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Public Comment Period Opens for Resolution Copper Mine

The “scoping process” for the Resolution Copper opened March 18, providing an important opportunity for members of the public to give feedback on the project. The scoping process lasts for 60 days. Comments must be received by May 17, 2016. Click here to view the official announcement and complete information.

Below are the ways to provide feedback. You do not have to be present at an open house to provide feedback.

Written and oral comments may also be submitted during open houses that will be held by the U.S. Forest Service, as follows:

  1. March 31, 2016, 5:00-8:00 p.m. Queen Valley Recreation Hall, 1478 East Queen Valley Drive, Queen Valley, Arizona.
  2. April 4, 2016, 5:00-8:00 p.m. Superior High School, Multi-purpose room, 100 Mary Drive, Superior, Arizona.
  3. April 5, 2016, 5:00-8:00 p.m. Elks Lodge, 1775 East Maple Street, Globe, Arizona.
  4. April 6, 2016, 5:00-8:00 p.m. Southwest Regional Library, 775 North Greenfield Road, Gilbert, Arizona.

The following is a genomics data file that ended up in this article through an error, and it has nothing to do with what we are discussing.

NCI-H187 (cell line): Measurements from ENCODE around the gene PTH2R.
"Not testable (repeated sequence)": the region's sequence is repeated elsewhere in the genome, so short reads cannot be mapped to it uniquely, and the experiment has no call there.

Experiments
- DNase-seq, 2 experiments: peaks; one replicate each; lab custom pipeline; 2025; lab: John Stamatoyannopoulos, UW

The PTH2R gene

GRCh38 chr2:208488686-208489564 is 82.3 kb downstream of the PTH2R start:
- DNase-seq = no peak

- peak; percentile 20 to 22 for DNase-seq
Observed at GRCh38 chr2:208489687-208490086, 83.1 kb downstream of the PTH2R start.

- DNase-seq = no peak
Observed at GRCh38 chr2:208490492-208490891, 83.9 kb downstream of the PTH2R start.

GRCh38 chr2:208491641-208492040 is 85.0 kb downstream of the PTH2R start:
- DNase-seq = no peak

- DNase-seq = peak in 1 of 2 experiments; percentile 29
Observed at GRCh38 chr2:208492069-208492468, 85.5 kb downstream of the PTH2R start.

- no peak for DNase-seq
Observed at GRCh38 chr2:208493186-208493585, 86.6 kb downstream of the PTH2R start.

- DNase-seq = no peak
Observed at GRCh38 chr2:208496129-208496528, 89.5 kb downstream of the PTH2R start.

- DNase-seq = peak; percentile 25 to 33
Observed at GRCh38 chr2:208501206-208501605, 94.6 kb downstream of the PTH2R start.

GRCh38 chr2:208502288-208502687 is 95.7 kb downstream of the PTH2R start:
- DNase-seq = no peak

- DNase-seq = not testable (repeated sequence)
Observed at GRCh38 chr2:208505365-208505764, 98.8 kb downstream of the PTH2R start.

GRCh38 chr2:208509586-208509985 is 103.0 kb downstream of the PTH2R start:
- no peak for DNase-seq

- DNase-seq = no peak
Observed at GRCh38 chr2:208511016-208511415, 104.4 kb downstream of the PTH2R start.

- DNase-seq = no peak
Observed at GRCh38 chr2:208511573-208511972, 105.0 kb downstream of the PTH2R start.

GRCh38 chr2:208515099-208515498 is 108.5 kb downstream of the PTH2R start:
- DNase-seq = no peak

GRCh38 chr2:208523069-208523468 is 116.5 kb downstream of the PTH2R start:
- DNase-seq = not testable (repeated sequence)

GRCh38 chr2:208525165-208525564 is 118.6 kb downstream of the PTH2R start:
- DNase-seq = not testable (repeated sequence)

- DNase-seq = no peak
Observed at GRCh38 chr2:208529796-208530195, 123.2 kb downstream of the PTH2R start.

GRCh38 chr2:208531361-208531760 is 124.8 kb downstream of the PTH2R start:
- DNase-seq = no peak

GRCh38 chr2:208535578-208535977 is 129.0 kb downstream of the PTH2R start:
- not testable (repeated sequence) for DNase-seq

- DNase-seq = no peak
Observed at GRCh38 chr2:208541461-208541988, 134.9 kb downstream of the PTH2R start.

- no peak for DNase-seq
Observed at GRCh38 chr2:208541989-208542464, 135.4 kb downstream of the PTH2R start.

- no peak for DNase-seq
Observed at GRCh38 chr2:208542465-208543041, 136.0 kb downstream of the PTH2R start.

The comments collected during this time will direct the Forest Service in evaluating the potential effects of Resolution’s “General Plan of Operations,” as well as the land exchange, which is set to transfer the 2,422-acre “Oak Flat parcel” to Resolution Copper. According to the Forest Service, “The mining itself would take place under the Oak Flat parcel.” Oak Flat was recently named one of the “11 Most Endangered Historic Places” by the National Trust for Historic Preservation.

It is important to note that although the document that comes out of the scoping process is called an Environmental Impact Statement (EIS), it will address issues far beyond the physical environment. Therefore, comments provided by the public during the scoping period should not be limited only to concerns related to the physical environment. According to the Forest Service: “Preliminary issues expected to be analyzed include potential impacts to: Air quality, socioeconomics; groundwater and surface water quality; riparian and aquatic areas and springs; surface water runoff; ground subsidence; historical and cultural resources; traditional cultural properties and cultural landscapes; biological resources, including threatened and endangered species; environmental justice; recreation; transportation; noise; and visual resources.”

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